The blog for Mets fans
who like to read

ABOUT US

Jason Fry and Greg Prince
Faith and Fear in Flushing made its debut on Feb. 16, 2005, the brainchild of two longtime friends and lifelong Met fans.

Greg Prince discovered the Mets when he was 6, during the magical summer of 1969. He is a Long Island-based writer, editor and communications consultant. Contact him here.

Jason Fry is a Brooklyn writer whose first memories include his mom leaping up and down cheering for Rusty Staub. Check out his other writing here.

Got something to say? Leave a comment, or email us at faithandfear@gmail.com.

Need our RSS feed? It's here.

Visit our Facebook page, or drop by the personal pages for Greg and Jason.

Or follow us on Twitter: Here's Greg, and here's Jason.

A Pair of WWs

WW, of course, being scorecard shorthand for “wasn't watching.”

Last night went down as a rare WW on multiple fronts. I did catch an inning or two during dinner at 2 Toms, the justifiably legendary old-school Italian place in Gowanus, seeing enough on their old black-and-white set to grasp that we were tenuously ahead and the Padres were wearing those camouflage disasters. But then they changed the set over to basketball. I protested, but fairly quietly, despite the fact that at that point I was already drunker than a monkey: 2 Toms is a bastion of Yankee loyalty, and my being a Met fan had already earned me an only-half-kidding growl of “You're on thin ice.” If you've ever been to 2 Toms, you know that you don't mess around there, and I've already used up about eight of my nine lives where it's concerned: During the 2001 World Series Emily and I ate there with friends and in rapid succession our friend Pete (who has an amusing, maddening attraction to what you're not supposed to do) asked for the dinner options to be repeated (a no-no), then asked for something off the menu (a bigger no-no). And then we got caught cheering for the Diamondbacks.

Anyway, the rest of the night turned into a fairly taxing misadventure: There was the ill-advised bar after dinner, the subway may as well have been a tesseract given my tattered ability to navigate it, and I don't even want to talk about some of the other things that went awry. End result: For the first time in a very long time, I woke up this morning with no idea if we'd won or lost. Happily, my blog brother provided. Sounds like a great game, I thought, before staggering back to bed. (And when Keith noted that he was familiar with the wrong side of 4:30 and these days the recovery time is 72 hours, I nodded and moaned.)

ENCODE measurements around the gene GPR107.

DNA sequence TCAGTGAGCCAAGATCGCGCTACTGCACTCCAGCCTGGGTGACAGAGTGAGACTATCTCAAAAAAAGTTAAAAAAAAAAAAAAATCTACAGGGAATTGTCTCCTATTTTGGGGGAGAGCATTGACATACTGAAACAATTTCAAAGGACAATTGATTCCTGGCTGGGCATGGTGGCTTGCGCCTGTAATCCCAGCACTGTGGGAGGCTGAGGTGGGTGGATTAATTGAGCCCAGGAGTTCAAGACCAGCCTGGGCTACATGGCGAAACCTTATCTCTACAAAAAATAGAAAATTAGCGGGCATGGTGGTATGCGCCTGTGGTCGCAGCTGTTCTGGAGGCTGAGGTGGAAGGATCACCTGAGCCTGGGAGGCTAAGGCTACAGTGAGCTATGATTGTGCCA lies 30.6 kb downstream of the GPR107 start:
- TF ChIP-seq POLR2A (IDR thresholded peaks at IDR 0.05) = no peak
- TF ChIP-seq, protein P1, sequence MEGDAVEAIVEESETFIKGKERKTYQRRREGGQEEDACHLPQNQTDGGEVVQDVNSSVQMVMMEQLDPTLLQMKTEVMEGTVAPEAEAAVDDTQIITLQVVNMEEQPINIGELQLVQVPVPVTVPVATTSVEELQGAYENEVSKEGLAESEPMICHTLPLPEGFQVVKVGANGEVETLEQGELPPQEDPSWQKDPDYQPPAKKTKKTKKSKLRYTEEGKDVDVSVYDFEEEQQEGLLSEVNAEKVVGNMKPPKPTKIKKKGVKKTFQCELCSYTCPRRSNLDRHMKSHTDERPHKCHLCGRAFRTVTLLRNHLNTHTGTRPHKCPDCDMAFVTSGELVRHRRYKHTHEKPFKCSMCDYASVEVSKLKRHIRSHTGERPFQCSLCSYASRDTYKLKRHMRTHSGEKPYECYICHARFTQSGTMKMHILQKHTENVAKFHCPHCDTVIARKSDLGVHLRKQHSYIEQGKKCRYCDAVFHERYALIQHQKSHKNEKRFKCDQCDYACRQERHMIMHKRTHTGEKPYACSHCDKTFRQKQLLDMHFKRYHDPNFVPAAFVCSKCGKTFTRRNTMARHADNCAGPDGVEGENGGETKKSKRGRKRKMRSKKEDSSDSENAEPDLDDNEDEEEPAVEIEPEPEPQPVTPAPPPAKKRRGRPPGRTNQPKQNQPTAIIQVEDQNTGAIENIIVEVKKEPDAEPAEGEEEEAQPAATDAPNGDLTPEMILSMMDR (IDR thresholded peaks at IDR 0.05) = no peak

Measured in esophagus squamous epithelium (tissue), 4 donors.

The second WW, for today's game, could stand for “wasn't watchable.”

Is there anyone among us who still thinks Victor Zambrano is salvageable? Here are the counts Victor ran leading up to pitches put in play, against a team whose hitters didn't exactly show themselves to be selective this series: 2-1, 0-2 (a home run), 3-1, 2-1, 3-1, 3-1, 0-2, 0-1, 0-0, 0-0, 0-1, 3-1, 3-2, 3-1, 3-1, 1-0, 0-0, 1-1, 3-2, 1-0, 3-2, 0-1. End result: 81 pitches, 44 for strikes, and a tired pen. A typically awful Victor outing, and don't tell me it's just that his location was horrible. He kept mucking around with predominantly change-ups and sliders when it was obvious he had no command of them, got into bad counts, then had to throw fastballs — which, predictably, got hammered.

It's yet more evidence supporting an unhappy but inescapable conclusion: Victor Zambrano doesn't know how to pitch.